One more note on the Bricktown. By 1993 the theatre had already become rundown and scuzzy.
To some extent, the Bricktown was intended to be the replacement for the Will Rogers and the Mercury (and to a lesser extent the Montclare, but that theatre was never owned by C-O/Plitt). As other people have said, the Bricktown was nice when it opened up, but quickly fell into decline. It lasted only 11 years.
I must admit that I have a peculiar interest in these 1980s multiplexes opened by Cineplex-Odeon. They were once considered modern, but quickly became obsolete and now only a few remain.
When exactly did the Will Rogers close? I recall that in the ‘70s and early '80s, it was operated by Plitt. Did the Will Rogers make into the Cineplex-Odeon chain?
Per the comment by Riis Park above, it was Cineplex-Odeon which opened up the Bricktown Theatre. To some extent, the Bricktown was intended to be the replacement for the Will Rogers and the Mercury (and to a lesser extent the Montclare, but that theatre was never owned by C-O/Plitt). As other people have said, the Bricktown was nice when it opened up, but quickly fell into decline. It lasted only 11 years.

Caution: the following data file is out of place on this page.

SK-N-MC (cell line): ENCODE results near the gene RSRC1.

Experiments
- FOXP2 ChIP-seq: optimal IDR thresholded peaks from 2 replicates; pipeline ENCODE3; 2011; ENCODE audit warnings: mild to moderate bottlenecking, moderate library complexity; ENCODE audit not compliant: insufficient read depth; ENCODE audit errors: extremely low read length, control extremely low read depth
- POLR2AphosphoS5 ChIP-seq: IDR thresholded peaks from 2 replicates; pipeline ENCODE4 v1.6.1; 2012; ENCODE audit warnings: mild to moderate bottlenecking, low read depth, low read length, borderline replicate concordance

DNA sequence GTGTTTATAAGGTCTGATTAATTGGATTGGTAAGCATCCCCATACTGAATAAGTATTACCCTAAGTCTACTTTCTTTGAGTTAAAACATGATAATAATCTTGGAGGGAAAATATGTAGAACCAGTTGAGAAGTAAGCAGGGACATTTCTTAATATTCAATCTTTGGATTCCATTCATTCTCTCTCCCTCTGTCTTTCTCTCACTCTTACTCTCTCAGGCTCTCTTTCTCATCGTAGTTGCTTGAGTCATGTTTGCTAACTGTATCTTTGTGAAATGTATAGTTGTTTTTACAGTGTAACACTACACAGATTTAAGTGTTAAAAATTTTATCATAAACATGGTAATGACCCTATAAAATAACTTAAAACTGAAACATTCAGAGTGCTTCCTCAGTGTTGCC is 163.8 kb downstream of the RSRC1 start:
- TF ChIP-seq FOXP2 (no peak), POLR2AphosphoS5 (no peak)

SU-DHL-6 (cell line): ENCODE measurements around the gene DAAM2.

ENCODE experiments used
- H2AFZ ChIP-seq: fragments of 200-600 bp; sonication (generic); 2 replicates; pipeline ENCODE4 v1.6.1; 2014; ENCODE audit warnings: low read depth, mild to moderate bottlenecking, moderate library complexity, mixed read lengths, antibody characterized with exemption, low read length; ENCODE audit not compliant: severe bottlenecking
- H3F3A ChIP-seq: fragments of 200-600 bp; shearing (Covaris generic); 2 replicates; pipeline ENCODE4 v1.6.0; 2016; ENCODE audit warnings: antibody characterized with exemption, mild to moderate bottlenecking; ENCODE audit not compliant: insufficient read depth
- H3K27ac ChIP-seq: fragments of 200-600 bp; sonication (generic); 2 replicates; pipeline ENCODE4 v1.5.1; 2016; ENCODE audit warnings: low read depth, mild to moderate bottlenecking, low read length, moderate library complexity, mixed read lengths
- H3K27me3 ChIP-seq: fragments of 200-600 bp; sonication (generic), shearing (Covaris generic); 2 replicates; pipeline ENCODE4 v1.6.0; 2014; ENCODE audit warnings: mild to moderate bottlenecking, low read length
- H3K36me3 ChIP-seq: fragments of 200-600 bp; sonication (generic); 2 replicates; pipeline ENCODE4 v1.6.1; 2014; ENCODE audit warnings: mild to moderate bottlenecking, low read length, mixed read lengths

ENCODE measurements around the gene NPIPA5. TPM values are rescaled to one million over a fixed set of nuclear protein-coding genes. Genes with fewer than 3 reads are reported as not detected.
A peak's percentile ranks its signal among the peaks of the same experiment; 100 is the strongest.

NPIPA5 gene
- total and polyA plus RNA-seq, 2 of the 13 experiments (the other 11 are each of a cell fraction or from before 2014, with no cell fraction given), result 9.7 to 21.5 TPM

Here is a photo:
Apparantly they are showing Bollywood films here too!
In reading the posts on this theatre, and other places, you’ll discover that rumors had been circulating for a long time. These rumors had been going on since before AMC took over. Under Loew’s, it had been somewhat of an “art house” in recent years, showing such fare as MARCH OF THE PENGUINS, MRS. HENDERSON PRESENTS, GOOD NIGHT & GOOD LUCK, etc. AMC however, has begun a program called AMC SELECT, which shows films such as these in its regular theatres (not necessarily a bad idea). With the implementation of AMC SELECT, though, the Esquire has lost whatever edge it did have.
It would be nice if the landmark marquee and facade could be kept. I’m not holding my breath though! I’d better get up there, take a few photos, and see some films there. I still beleive that with some fixing up, the Esquire could remain viable.